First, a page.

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Oct 1, 2010 (Vol. 30, No. 17)

Probing Cells with RNAi Screens

Technique Gaining Ground and Leading to Novel Insights on a Genomic Scale

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    Nuclei of colon cancer cells grown under normoxia and anoxia (>1% oxygen): The difference in nuclei shape and texture between these two conditions formed the basis of a screening endpoint to identify genes that interfere with how cancer cells adapt to the hypoxic environment within a tumor. These differences were quantified through digital imaging and automated analysis. siRNAs that caused statistically significant differences were noted, and genes with several siRNAs causing such changes were identified as hits. [Pfizer]

    Over the past several years, RNAi screening went through a period of technology development aimed at gaining a better understanding of its advantages and limitations, and there is now an “established set of guidelines and good practices,” says Steven Haney, Ph.D., an associate fellow in Pfizer’s applied quantitative genotherapeutics unit.

    Development in the field is now more focused on how RNAi technology can be used to probe fundamental biology, he observes. One example is Pfizer’s use of siRNA image-based screening to identify kinase genes that allow cancer cells to adapt to and survive in a low-oxygen environment. Dr. Haney will be one of the presenters at CHI’s upcoming “RNAi for Functional Screens” conference.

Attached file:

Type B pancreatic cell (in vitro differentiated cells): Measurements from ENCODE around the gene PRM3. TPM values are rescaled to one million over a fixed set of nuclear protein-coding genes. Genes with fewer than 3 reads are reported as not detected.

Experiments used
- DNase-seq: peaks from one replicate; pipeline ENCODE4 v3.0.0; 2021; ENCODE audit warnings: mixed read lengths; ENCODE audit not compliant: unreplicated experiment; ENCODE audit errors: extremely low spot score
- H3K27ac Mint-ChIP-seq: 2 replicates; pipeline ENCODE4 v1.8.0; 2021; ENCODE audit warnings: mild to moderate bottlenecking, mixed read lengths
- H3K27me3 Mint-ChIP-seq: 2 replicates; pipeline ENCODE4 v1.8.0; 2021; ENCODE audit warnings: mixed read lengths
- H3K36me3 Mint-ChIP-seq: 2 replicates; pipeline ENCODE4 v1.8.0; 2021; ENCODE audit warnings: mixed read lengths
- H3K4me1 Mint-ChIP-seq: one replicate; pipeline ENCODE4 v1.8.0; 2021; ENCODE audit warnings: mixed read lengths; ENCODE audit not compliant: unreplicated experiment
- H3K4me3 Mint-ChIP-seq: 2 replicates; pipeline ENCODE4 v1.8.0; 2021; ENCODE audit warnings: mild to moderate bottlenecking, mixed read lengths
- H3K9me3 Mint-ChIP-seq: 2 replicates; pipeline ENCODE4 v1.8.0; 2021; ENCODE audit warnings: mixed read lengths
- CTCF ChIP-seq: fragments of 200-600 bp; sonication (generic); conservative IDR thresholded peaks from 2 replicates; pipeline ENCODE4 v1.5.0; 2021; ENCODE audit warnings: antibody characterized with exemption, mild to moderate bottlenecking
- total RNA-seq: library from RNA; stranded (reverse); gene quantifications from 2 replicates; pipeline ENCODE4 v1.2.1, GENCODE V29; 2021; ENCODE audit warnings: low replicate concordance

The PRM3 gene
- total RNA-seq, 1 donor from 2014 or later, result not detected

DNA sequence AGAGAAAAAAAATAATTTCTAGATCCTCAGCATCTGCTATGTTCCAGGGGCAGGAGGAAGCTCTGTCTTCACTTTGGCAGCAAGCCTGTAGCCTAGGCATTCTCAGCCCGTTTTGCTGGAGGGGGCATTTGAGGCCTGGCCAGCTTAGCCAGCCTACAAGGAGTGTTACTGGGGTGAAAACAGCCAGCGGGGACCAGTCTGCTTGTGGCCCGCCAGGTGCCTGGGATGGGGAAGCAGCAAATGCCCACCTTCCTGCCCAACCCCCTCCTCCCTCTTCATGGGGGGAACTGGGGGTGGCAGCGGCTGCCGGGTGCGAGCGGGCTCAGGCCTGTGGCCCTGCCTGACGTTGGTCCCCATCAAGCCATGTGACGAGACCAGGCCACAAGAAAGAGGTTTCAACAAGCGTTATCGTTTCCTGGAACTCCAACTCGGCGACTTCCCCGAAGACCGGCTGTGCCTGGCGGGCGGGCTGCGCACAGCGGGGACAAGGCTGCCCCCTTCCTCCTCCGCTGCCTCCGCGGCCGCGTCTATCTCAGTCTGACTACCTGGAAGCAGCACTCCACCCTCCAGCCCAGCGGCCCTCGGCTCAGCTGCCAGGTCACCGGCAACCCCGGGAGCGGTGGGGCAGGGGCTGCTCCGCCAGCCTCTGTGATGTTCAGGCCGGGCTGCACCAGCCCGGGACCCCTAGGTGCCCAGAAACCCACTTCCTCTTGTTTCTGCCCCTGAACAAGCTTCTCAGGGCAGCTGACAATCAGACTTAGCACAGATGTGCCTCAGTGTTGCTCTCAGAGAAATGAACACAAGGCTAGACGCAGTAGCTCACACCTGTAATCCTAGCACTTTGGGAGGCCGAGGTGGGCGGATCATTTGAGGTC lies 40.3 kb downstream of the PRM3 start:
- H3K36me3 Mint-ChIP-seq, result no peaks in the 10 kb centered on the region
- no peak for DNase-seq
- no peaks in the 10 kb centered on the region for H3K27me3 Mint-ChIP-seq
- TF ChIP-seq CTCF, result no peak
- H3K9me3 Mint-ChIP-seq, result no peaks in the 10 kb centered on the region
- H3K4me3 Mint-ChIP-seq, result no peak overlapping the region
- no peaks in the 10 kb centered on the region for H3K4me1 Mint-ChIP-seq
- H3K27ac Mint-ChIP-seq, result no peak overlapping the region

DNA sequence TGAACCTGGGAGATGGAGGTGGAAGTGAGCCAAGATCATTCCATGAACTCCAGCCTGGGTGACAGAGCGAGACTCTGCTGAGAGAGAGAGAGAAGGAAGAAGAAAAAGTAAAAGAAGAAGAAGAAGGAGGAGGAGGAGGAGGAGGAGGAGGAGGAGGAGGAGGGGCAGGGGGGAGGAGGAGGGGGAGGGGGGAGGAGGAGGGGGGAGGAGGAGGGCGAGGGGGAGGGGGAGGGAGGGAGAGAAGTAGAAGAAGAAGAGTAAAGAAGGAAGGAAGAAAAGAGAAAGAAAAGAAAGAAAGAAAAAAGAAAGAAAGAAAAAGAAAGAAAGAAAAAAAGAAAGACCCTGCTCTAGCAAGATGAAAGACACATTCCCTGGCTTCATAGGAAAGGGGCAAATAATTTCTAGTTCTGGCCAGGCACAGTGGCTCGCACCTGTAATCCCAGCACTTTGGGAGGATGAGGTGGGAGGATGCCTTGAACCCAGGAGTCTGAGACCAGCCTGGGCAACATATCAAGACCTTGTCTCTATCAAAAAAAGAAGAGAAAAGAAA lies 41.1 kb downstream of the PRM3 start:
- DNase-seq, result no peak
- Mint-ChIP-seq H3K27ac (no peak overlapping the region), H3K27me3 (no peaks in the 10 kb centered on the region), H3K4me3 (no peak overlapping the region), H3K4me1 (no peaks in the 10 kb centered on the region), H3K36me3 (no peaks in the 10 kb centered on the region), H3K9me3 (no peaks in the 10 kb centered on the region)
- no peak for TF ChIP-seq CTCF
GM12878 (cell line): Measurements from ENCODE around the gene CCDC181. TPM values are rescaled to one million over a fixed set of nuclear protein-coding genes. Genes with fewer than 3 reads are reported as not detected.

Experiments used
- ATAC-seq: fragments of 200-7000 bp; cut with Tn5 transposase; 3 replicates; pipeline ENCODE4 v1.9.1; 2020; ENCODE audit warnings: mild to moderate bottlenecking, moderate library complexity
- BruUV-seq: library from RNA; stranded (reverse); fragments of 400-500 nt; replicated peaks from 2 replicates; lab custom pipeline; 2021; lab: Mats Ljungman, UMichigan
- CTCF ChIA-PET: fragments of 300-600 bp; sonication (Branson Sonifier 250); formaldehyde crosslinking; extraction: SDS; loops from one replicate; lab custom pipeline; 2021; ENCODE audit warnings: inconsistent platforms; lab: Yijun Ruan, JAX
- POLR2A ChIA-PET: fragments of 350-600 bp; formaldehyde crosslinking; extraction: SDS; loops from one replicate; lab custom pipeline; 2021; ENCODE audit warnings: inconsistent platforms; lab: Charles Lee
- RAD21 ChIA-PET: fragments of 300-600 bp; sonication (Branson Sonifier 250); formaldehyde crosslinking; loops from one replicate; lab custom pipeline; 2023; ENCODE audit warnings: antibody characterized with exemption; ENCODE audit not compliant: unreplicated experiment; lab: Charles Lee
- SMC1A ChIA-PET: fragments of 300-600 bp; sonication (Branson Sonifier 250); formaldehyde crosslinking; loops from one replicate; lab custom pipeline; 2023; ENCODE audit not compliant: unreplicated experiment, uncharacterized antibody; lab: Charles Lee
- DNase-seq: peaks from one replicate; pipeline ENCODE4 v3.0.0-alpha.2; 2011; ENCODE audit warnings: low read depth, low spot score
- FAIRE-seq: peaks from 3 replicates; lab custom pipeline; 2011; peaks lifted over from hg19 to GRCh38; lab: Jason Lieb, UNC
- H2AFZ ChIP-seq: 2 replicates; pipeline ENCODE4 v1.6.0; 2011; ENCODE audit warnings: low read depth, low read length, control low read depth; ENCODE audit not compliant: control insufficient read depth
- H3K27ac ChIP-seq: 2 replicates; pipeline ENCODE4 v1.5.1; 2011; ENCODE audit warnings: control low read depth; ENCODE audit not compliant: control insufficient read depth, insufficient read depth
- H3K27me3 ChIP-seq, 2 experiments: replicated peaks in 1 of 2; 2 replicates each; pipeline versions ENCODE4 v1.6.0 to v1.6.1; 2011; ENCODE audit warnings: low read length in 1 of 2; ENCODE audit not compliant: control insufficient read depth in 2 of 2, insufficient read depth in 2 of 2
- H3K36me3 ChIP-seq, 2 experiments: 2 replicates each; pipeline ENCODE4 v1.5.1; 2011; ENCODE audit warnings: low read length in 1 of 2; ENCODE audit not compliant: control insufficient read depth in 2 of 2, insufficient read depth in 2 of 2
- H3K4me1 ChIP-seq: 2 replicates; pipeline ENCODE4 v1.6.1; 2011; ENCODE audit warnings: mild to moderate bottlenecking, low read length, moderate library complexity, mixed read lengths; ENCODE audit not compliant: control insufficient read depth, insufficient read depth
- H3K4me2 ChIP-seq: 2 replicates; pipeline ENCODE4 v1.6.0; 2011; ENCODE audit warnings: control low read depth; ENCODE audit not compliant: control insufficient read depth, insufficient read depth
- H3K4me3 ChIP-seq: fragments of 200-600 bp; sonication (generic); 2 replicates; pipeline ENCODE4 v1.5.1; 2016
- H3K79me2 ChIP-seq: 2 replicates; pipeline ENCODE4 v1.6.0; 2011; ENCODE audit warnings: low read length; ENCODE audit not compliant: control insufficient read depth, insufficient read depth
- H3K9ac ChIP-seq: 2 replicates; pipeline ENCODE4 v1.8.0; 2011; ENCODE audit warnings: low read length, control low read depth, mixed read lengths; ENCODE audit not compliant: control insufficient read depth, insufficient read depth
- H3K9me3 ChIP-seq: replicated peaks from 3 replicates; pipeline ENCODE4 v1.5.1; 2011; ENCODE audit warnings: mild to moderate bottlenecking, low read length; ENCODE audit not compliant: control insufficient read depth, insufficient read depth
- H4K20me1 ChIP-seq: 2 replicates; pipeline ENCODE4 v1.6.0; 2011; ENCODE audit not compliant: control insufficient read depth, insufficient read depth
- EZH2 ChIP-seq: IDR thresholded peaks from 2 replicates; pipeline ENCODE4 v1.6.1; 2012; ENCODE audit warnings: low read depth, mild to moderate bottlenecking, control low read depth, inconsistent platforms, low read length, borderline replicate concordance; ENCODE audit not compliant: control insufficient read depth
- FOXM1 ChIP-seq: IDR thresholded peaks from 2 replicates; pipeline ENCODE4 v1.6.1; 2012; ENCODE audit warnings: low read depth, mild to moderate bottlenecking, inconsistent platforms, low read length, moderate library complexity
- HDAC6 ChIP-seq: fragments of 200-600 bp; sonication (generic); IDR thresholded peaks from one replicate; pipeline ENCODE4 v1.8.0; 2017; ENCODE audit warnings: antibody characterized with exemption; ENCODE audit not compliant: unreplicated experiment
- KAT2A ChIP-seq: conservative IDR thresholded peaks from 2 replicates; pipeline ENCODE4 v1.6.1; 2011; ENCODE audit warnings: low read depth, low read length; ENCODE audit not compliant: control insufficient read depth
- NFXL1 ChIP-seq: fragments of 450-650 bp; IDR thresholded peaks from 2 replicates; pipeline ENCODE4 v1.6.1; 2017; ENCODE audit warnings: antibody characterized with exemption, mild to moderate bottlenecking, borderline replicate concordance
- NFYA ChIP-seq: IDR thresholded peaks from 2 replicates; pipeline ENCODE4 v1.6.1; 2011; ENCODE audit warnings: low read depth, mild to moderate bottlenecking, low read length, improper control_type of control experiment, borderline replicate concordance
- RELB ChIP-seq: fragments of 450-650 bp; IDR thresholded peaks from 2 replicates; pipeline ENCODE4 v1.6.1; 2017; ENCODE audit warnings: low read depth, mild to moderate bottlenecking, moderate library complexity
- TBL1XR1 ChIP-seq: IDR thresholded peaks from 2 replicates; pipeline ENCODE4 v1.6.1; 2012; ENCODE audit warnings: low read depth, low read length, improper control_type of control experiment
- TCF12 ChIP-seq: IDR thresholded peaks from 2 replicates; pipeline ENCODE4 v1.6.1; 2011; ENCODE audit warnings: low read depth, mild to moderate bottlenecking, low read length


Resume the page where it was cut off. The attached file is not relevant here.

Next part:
Unlike proliferative cancer cells that grow unchecked in the oxygen-rich periphery of tumors, cells in the interior of a tumor must adapt to an acidic and hypoxic environment. It is in this interior compartment that researchers believe metastatic cells acquire their ability to leave the primary tumor and where some sort of tumor stem cell or tumor-initiating cell is believed to reside, at least in some tumor types.

    Under limiting oxygen conditions, cells adapt to the hypoxic environment by undergoing various types of changes, including aberrations in nuclear morphology.

    To identify which genes in the kinase family are associated with these changes in nuclear morphology, Dr. Haney’s group designed a high-content screen that incorporates multiple siRNAs per kinase gene and uses 4´,6-diamidino-2-phenylindole (DAPI)—a fluorescent stain that binds to DNA—to visualize changes in the size and shape of nuclei. They chose siRNA screening because it yields information on the direct link between gene expression and cellular adaptability to hypoxic stress.

    “RNAi screening is a very valuable method for collecting information about what controls a process,” he says. To generalize their findings, his group is screening multiple different cell lines from tumor types known to leverage their ability to adapt to hypoxic stress to drive their aggressive growth. These include colon cancer, renal cell carcinoma, and melanoma.

    A critical bottleneck in cancer research and therapeutics development has been translating the behavior of tumor cells grown in culture to what occurs in vivo, in Dr. Haney’s view. Advances in high-throughput screening strategies aim to “push the biology,” he says, and to develop methods for doing in vitro screening in a setting that most closely models the in vivo environment.

    High-content assay technology is creating new opportunities for studying cells using biological assays to measure more subtle changes in cell activity and viability than traditional apoptosis endpoints.


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